I say there is no competition with uniqueness. The REASON we sing will be a big reason for the WAY we sing. If your first goal of performance is money or celebrity, sit down and listen. A strong ability to move someone with vocal performance will trump the fame and fortune in soul satisfaction, and oddly enough, fame and fortune often follows. The business should follow the music, not the other way around. This paradigm shift has set many a voice free, immediately, in my office, and several careers have been born or re-born. It's a beautiful thing!

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Wednesday, June 3, 2009

Angela Martinez Invites Us to the Scleroderma Walk-A-Thon

I believe in pay-it-forward. My precious student Angela Martinez does, too. She asked me to spread the news of an upcoming Walk-A-Thon to benefit a cause which has touched people she loves. Here's what she'd like you to know if you're in or about Nashville on June 13th:

Angela wants to encourage everyone to come support the Seventh Annual National Scleroderma 5K Walk-A-Thon (3.1 miles).

It will be Saturday, June 13, 2009 at 9:30 a.m. Registration begins at 8:30 a.m.
Starting Line: The large picnic shelter near the train in Centennial Park, Nashville.

Scleroderma is an autoimmune disease which literally means "hard skin", and not only attacks the skin but also the vascular system and internal organs. Angela has a dear friend who has Scleroderma and through her introductions Angela has met more people with this disease. Greatly touched by their stories, Angela immediately wrote a song for them. Angela is hoping to raise awareness of their need for support for finding a cure.

Her new song is called "Right There" and you can hear it on her "Myspace" page. Angela will be performing at the Walk-a-Thon and will have "Music Down Load" cards available, featuring her new single. All donations will go to benefit the Scleroderma Foundation.

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Monday, June 1, 2009

Pitch Problems: Tips To Fix Them

Pitch problems can be frustrating... especially subtle ones that are not quite a half-step off. Here are my thoughts on the matter.

I often find pitch issues to be directly related to physical tension. This unnecessary tension can act like someone tugging on the arm of a person playing a fretless instrument. There would be no way to hit the notes perfectly in tune with that kind of outside interference. I've had a lot of fun double-teaming a few of my students with Ethan Kind, who guest-posted on the Alexander Technique previously on this blog.

Another source of inaccurate pitch is physical tightness in your throat channel when you sing. Your throat should open in three directions... up (soft palate and nasal membrane), down (jaw and tongue positions) and back (head balanced, tension-free, on tailbone instead of in front).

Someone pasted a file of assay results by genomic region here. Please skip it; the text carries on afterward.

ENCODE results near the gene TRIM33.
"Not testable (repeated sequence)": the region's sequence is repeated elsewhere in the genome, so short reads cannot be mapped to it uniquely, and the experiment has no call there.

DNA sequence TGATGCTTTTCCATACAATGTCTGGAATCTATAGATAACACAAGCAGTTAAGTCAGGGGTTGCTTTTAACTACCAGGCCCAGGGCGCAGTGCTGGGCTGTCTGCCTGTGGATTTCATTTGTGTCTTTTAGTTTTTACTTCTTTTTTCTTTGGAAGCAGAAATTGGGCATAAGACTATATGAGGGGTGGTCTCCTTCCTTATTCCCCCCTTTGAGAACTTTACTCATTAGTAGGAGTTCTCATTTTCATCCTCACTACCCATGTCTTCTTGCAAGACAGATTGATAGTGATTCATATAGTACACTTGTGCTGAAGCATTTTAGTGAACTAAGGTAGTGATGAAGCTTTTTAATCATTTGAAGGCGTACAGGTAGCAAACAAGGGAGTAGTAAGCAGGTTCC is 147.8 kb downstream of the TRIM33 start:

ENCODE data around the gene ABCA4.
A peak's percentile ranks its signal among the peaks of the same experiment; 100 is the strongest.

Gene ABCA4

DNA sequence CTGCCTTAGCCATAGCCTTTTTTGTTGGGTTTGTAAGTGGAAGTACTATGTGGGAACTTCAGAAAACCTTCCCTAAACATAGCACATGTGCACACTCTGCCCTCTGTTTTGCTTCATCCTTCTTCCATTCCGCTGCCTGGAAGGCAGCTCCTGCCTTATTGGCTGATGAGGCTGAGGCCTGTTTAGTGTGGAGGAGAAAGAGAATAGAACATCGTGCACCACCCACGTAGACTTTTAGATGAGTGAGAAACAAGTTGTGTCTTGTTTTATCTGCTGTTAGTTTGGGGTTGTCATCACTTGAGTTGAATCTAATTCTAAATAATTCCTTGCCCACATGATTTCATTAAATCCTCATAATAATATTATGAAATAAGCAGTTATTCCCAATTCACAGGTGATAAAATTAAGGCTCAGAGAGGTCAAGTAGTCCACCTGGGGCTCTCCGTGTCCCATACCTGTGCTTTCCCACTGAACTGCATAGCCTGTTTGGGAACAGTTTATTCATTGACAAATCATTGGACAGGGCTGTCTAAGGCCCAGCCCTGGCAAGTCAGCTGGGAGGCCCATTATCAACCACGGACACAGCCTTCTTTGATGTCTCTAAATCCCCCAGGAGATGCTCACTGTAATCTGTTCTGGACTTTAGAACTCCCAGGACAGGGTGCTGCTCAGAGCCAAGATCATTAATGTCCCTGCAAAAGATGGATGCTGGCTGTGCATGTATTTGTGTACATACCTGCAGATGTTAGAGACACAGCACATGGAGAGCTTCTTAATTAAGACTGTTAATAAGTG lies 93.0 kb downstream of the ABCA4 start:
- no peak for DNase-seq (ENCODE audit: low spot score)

Problem-causing physical tension can originate from what I like to call "tense thinking"... psychological anxiety, causing physical guarding, collapsing the "scaffolding" from which the voice works most accurately. Here's where my post on the vocal magic of intention and expectation could help you.

Pitch problems can also stem from wrong vocal technique habits, such as powering your voice from too high in the body. Move your feeling of where power comes from lower... at the pelvic floor... (squeeze your butt for power, not your neck, chest or shoulders) and get taller, lengthening your spine when you sing instead of compressing it and make sure your head is not forward.

An action that can help get pitch right is to make sure you've warmed your voice up throughout your whole range. When the muscles controlling your head and chest voice are equally strong, aiming at pitch becomes much easier. Important: don't just do vocal exercises... find out how to do them CORRECTLY!

Another positive action is to focus your listening to an acoustic instrument in the track or band, instead of swimmy things or low instruments whose overtones tend not to be accurate and will throw off your pitch.

To summarize, here are 6 big tips to help increase your pitch accuracy:
  1. POSTURE... stand or sit tall and confidently, head balanced on tailbone.
  2. WARM UP... your voice correctly throughout your whole range, mixing it.
  3. LISTEN ...to the music, especially acoustic instruments such as piano and guitar.
  4. DON'T LISTEN... to swimmy instruments or bass to get your pitch center.
  5. AIM ...at the pitch... intend to hit a specific note.
  6. CONFIDENCE... expect to hit it!
  7. PRACTICE PERFECTLY... don't allow yourself to be content with pitchiness. Practice hitting the note you're aiming for, instead of allowing yourself to sing "pitchy". You'll train your ear to be much more accurate when you practice accuracy.
Let me know this works for you... and anything else you'd like to add!
To book a pitch fixing lesson in person or by phone, contact me here.